Historic City News readers in the area of the Guana River Wildlife Management Area should prepare for some inconveniences during the upcoming 2012-2013 prescribed fire season; according to Public Information Coordinator Joy M. Hill, for the Florida Fish and Wildlife Conservation Commission Northeast Region.
Because while the burns are in progress, and for many hours afterward, there is the potential for smoke along nearby roads, including SR-A1A, the Florida Fish and Wildlife Conservation Commission cautions motorists to drive slowly with lights on while traveling in smoky areas.
“People who are sensitive to smoke may contact the Fish and Wildlife Conservation Commission at 352-732-1225 and ask to be placed on a notification list for future burns at Guana River Wildlife Management Area,” Hill told local reporters. “These controlled burns improve habitat for various wildlife species — including imperiled species.”
Wildlife biologists with the Florida Fish and Wildlife Conservation Commission in St Johns County plan to burn more than 1,800 acres in the Wildlife Management Area under authority of permits issued by the Florida Forest Service.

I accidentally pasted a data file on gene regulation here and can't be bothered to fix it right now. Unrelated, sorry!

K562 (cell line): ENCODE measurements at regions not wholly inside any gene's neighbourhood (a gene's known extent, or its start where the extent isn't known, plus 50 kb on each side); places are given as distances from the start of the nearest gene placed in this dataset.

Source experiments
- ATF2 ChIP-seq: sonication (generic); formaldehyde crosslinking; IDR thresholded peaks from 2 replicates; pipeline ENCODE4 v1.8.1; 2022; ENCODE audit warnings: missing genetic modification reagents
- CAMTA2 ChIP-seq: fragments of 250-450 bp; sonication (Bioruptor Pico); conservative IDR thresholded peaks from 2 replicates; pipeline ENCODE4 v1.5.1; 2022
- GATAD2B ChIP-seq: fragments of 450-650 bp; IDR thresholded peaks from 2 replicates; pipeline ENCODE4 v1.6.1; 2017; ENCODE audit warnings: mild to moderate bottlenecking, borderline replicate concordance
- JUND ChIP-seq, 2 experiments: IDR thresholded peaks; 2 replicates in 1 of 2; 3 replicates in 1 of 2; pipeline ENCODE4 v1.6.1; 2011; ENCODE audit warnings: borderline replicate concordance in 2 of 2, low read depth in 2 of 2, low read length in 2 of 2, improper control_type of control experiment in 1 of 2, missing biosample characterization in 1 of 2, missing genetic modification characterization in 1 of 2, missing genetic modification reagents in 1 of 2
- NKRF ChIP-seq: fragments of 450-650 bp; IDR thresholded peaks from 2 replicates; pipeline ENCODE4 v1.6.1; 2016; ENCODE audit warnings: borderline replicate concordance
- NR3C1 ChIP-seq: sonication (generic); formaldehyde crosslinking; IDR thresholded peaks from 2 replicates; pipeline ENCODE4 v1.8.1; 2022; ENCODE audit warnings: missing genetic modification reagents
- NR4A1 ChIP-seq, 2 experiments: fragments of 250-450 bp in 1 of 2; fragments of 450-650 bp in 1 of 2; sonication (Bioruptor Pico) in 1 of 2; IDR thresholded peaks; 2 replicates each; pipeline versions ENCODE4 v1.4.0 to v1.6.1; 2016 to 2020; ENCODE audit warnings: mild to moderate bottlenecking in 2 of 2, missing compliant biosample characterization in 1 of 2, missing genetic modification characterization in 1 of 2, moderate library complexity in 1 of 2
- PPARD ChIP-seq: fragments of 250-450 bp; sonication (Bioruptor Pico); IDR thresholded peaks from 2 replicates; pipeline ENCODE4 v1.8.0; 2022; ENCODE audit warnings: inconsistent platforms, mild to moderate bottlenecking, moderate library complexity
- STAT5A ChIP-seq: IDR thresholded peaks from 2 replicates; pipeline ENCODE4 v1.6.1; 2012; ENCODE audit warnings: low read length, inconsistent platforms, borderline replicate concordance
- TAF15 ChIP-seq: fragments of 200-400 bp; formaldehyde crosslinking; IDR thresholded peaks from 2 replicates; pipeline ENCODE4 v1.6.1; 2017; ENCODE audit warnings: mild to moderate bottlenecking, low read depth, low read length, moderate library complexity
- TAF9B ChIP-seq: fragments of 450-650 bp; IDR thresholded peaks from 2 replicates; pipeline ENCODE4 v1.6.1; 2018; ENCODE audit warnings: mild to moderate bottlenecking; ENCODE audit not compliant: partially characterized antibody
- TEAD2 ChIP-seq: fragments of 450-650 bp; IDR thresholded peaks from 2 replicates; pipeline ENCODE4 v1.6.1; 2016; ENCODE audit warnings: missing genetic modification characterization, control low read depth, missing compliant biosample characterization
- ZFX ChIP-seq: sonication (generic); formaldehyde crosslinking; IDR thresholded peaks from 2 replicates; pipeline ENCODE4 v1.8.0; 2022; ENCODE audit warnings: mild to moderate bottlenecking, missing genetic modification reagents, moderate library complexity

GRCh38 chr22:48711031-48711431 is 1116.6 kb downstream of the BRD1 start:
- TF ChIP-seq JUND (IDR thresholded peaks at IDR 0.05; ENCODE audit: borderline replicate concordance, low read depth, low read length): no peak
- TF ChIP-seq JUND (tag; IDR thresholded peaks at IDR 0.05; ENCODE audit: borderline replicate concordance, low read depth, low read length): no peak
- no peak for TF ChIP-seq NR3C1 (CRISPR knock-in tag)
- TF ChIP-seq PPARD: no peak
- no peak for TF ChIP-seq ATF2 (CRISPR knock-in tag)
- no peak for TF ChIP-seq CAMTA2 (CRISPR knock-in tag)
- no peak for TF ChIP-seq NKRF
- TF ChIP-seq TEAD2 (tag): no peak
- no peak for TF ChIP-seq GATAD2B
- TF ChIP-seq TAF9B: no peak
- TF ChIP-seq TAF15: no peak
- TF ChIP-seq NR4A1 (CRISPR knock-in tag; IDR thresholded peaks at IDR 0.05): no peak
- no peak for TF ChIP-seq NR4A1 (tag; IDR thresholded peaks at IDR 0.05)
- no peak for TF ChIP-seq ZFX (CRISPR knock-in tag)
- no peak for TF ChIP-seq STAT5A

Controlled burns reduce the risk and hazards of wildfires. They are also a land manager’s tool to control invasive and exotic vegetation, control plant diseases affecting native vegetation, enhance native ground cover plants and seed production, and restore and maintain fire-dependent ecological sites.
“There are more than 22 burns scheduled this winter at Guana River Wildlife Management Area,” Hill told Historic City News. “Biologists specially trained to safely conduct these controlled fires carefully watch the weather conditions, which must meet specific criteria, before conducting a burn.”